satellites to be ready in 2004 and the final constellation to be
completed in 2007. 


Viewpoint: Missile Defense: There's Still Hope. 
Aviation Week & Space Technology. 
Jim Courter, Loren Thompson, Apr 13, 1998, p 86
"The ABL is the highest-leverage, most promising approach to theater
missile defense. It would even be treaty compliant. So, of course, both
the right wing and left wing are attacking it, mostly for ideological
reasons. Fortunately, the Clinton Administration, Air Force and defense
scientific community have embraced it. Whatever changes may be needed in
other facets of US missile defense efforts, the Airborne Laser clearly
deserves continued support." 


BMDO Industry Days. 
Defense Daily, Apr 13, 1998, p 3
BMDO and the National Defense Industrial Association (NDIA) will hold
their annual briefing to industry on April 16-17, at the Crystal Gateway
Marriott Hotel in Arlington, VA. The theme for Forum 98 is "Making Joint
Air and Missile Defense a Reality." To kick off the briefing, BMDO chief
AF LtGen Lester Lyles will unveil his "Strategic Plan" for the future of
missile defense. Other topics of discussion include: National Missile
Defense; Theater Missile Defense; MEADS, technology export limitations;
treaty issues; and BMDO's new "Technology Master Plan." 


BMDO Chief Lyles Warns Of Funding Woes Ahead. 
Defense Daily. George Cahlink, Apr 17, 1998, p 5
The international cooperative MEADS remains a key missile defense
requirement, but future funding for the forward-deployed air defense
system is uncertain, according to AF LtGen Lyles, director of the BMDO. 


Reinventing DoD Test And Evaluation. 
Defense Issues. Kaminski, P., Oct 03, 1995, pp 1-4
"It's easy to insist on the best design or perfect test plan. It's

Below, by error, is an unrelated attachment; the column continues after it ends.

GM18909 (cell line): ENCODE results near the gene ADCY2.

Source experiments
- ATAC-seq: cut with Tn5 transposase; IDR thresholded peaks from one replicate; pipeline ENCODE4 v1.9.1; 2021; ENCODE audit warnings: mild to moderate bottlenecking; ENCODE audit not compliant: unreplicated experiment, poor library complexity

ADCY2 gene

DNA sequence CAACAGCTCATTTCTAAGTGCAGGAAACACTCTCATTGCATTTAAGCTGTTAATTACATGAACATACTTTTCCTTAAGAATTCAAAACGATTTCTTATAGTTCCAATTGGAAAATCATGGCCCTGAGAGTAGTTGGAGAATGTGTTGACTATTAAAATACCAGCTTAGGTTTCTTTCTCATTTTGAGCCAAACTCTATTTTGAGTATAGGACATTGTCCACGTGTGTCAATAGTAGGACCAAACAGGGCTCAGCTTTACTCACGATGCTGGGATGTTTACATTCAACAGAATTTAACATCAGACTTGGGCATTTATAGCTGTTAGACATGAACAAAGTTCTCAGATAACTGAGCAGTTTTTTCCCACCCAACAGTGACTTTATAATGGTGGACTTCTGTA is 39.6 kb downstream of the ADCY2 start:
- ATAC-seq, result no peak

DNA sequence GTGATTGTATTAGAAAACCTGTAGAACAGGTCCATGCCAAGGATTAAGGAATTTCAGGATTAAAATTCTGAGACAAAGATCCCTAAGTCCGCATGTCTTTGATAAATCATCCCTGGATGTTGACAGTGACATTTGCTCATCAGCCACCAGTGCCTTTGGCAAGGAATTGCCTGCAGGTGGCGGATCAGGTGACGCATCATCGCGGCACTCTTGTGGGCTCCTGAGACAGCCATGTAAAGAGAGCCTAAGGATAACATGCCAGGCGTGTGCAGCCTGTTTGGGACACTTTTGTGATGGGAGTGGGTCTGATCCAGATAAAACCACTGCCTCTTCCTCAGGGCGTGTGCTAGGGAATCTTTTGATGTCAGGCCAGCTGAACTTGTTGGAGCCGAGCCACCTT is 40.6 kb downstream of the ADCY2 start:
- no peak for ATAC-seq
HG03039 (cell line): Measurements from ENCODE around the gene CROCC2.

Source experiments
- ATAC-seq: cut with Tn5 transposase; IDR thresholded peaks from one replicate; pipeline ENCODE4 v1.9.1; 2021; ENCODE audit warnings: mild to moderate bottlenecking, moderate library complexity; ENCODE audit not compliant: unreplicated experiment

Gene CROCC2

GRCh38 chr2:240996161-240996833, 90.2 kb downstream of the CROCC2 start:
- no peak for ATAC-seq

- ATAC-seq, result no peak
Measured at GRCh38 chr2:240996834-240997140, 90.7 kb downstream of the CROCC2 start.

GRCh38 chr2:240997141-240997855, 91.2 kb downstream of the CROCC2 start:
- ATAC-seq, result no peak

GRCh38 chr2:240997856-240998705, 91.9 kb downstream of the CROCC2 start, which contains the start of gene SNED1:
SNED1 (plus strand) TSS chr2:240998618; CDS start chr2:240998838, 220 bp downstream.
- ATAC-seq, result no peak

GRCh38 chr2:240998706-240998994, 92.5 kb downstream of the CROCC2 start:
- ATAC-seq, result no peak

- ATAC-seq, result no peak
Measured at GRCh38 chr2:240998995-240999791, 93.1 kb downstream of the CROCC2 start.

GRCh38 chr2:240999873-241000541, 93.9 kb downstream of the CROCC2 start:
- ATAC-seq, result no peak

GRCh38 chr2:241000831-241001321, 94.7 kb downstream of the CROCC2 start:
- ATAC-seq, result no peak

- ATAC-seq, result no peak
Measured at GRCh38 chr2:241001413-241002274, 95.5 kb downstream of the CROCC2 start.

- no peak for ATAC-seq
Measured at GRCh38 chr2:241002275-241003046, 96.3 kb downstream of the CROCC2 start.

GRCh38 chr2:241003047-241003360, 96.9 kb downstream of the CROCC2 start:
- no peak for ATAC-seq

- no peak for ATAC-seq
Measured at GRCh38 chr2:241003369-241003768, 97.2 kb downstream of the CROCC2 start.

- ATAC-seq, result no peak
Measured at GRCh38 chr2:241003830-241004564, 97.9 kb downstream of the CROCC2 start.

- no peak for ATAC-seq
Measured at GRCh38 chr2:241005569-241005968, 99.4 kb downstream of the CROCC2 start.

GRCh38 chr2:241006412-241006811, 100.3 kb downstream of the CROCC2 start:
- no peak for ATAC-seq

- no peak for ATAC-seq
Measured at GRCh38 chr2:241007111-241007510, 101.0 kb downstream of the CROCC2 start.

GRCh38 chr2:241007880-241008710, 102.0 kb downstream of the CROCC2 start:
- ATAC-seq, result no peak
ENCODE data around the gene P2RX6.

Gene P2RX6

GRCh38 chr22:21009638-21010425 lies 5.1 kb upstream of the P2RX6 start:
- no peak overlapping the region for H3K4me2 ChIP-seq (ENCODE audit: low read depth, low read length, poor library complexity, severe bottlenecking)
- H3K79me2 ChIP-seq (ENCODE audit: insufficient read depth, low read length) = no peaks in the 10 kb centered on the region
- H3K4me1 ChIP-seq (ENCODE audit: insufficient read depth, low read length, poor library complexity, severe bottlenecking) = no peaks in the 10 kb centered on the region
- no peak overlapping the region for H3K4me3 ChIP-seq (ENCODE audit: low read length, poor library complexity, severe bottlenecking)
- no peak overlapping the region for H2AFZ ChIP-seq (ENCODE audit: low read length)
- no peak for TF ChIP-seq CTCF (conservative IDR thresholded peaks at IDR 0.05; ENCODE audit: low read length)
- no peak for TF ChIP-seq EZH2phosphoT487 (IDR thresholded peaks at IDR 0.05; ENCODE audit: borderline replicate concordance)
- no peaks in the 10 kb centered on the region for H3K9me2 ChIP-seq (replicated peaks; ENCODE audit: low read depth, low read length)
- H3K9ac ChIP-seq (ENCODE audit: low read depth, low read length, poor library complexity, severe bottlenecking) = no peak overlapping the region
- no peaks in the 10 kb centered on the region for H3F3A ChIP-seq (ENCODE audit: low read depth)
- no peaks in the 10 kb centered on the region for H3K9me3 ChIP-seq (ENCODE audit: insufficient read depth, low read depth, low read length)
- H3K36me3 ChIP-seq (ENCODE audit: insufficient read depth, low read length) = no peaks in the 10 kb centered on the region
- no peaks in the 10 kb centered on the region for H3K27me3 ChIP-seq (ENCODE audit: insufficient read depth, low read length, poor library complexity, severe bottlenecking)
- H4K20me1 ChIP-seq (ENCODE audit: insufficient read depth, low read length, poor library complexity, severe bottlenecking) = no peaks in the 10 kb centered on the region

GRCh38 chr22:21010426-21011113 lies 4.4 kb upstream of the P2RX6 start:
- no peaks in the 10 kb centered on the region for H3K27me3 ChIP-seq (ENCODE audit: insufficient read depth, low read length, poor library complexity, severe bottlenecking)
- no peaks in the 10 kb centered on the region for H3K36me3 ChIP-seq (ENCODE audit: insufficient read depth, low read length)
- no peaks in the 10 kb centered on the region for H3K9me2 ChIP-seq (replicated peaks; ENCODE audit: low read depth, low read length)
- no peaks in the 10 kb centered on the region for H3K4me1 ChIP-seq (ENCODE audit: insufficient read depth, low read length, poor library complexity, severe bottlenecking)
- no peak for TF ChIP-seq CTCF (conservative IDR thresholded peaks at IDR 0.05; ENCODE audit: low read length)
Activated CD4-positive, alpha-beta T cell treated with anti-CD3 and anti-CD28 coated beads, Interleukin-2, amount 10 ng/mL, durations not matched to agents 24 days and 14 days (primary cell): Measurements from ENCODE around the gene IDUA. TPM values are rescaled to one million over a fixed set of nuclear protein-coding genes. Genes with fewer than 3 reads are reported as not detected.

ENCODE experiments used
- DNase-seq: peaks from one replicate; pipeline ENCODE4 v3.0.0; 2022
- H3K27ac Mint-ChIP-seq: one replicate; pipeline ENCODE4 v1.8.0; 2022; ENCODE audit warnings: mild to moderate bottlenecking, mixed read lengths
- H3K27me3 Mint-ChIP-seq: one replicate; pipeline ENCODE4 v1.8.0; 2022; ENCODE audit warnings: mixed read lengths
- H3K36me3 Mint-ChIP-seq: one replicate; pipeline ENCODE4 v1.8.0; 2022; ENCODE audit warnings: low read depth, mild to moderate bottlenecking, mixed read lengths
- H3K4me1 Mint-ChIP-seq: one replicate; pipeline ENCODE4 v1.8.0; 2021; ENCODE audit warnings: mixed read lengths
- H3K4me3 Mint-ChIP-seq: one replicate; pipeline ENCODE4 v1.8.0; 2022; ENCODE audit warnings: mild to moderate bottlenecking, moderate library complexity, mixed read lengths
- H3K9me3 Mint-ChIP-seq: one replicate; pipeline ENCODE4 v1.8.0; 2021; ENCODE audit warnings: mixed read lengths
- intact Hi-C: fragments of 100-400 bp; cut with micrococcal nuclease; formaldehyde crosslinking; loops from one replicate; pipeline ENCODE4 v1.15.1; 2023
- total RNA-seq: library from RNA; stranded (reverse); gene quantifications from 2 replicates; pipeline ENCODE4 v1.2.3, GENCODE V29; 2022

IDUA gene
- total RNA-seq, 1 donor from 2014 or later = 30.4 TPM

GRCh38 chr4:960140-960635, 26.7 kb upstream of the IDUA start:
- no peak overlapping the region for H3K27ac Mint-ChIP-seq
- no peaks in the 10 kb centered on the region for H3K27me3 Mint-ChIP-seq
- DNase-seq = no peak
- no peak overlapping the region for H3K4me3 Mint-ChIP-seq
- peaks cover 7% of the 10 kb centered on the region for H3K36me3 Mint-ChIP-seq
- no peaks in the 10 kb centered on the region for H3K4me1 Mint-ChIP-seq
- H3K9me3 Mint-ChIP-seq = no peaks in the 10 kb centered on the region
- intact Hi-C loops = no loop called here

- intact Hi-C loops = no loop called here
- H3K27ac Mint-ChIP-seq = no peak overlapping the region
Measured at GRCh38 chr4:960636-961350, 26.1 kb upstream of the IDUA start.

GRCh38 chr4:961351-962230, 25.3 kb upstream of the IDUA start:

harder to field systems that work and are affordable. The test community
needs a cultural change." This article contains the prepared remarks of
Paul G. Kaminski, Undersecretary of Defense for Acquisition and
Technology, to the International Test and Evaluation Association
Symposium, Huntsville, AL, Oct. 3, 1995. 


Nuclear Deterrence Provides US Irreplaceable Option. 
Defense News. Keith Payne, Apr 13, 1998, p 21
US policymakers have sought to align the US nuclear deterrent posture
with the new strategic environment. Since deterrence is critical to US
security as it faces regional challengers armed with chemical,
biological or nuclear weapons of mass destruction (WMD) and US does not
have reliable capability to destroy challengers' WMD, deterrence must be
as foolproof as possible. 


India-US Defense Group To Meet: BJP Leaders Seek To Allay Concerns About
Nuclear Position. Defense News. Vivek Raghuvanshi, Apr 13, 1998, p 24
Top body governing India-US defense relations will meet this week with
Indian officials seeking to calm US concerns about the new Bharatiya
Janata government's stance on nuclear weapons. 


DoD Analysis Finds JASSM More Capable Than SLAM-ER. 
Inside The Pentagon, Apr 16, 1998, pp 9-10
SecDef Cohen told Congress that the Navy's Standoff Land Attach
Missile-Expanded Response is relatively less survivable, lethal and cost
effective than the proposed Joint Air-to-Surface-Standoff Missile
against similar targets. 


Peace Group Reports North Korea Ready To Curtail Missile Program. 
Inside the Pentagon. Keith J. Costa, Apr 09, 1998, p 2
A report by the Union of Concerned Scientists suggests that North Korea
may be willing to negotiate limits to its missile program. The report
also claims that North Korean officials consider the financial crisis
its top priority. 


Air Force's Planned Test Launches From Alaska Site Prompts Contention.